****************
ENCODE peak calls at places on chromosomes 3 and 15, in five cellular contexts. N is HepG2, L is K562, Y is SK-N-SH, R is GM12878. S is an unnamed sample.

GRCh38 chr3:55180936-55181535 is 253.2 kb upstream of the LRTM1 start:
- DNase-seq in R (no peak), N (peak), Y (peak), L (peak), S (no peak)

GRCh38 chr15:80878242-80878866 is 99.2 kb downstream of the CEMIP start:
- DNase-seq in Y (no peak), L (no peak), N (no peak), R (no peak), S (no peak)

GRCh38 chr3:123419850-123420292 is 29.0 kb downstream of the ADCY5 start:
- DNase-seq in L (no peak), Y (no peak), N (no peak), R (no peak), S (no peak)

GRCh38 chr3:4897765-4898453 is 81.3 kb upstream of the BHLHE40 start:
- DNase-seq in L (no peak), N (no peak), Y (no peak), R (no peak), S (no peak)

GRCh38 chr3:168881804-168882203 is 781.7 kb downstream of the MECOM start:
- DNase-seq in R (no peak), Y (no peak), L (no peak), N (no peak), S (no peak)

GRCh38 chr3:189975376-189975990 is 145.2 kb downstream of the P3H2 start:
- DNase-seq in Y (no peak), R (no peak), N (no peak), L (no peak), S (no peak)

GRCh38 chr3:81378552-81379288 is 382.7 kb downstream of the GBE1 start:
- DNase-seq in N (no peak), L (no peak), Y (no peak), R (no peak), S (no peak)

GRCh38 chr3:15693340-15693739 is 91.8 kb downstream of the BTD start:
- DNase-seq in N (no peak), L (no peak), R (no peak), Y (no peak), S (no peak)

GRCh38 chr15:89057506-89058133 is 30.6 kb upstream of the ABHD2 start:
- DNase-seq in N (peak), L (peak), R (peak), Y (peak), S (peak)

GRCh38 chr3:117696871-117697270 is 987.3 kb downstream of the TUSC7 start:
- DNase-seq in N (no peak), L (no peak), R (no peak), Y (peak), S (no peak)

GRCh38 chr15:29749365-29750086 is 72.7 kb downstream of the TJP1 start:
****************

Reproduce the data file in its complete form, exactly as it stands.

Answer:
ENCODE peak calls at places on chromosomes 3 and 15, in five cellular contexts. N is HepG2, L is K562, Y is SK-N-SH, R is GM12878. S is an unnamed sample.

GRCh38 chr3:55180936-55181535 is 253.2 kb upstream of the LRTM1 start:
- DNase-seq in R (no peak), N (peak), Y (peak), L (peak), S (no peak)

GRCh38 chr15:80878242-80878866 is 99.2 kb downstream of the CEMIP start:
- DNase-seq in Y (no peak), L (no peak), N (no peak), R (no peak), S (no peak)

GRCh38 chr3:123419850-123420292 is 29.0 kb downstream of the ADCY5 start:
- DNase-seq in L (no peak), Y (no peak), N (no peak), R (no peak), S (no peak)

GRCh38 chr3:4897765-4898453 is 81.3 kb upstream of the BHLHE40 start:
- DNase-seq in L (no peak), N (no peak), Y (no peak), R (no peak), S (no peak)

GRCh38 chr3:168881804-168882203 is 781.7 kb downstream of the MECOM start:
- DNase-seq in R (no peak), Y (no peak), L (no peak), N (no peak), S (no peak)

GRCh38 chr3:189975376-189975990 is 145.2 kb downstream of the P3H2 start:
- DNase-seq in Y (no peak), R (no peak), N (no peak), L (no peak), S (no peak)

GRCh38 chr3:81378552-81379288 is 382.7 kb downstream of the GBE1 start:
- DNase-seq in N (no peak), L (no peak), Y (no peak), R (no peak), S (no peak)

GRCh38 chr3:15693340-15693739 is 91.8 kb downstream of the BTD start:
- DNase-seq in N (no peak), L (no peak), R (no peak), Y (no peak), S (no peak)

GRCh38 chr15:89057506-89058133 is 30.6 kb upstream of the ABHD2 start:
- DNase-seq in N (peak), L (peak), R (peak), Y (peak), S (peak)

GRCh38 chr3:117696871-117697270 is 987.3 kb downstream of the TUSC7 start:
- DNase-seq in N (no peak), L (no peak), R (no peak), Y (peak), S (no peak)

GRCh38 chr15:29749365-29750086 is 72.7 kb downstream of the TJP1 start: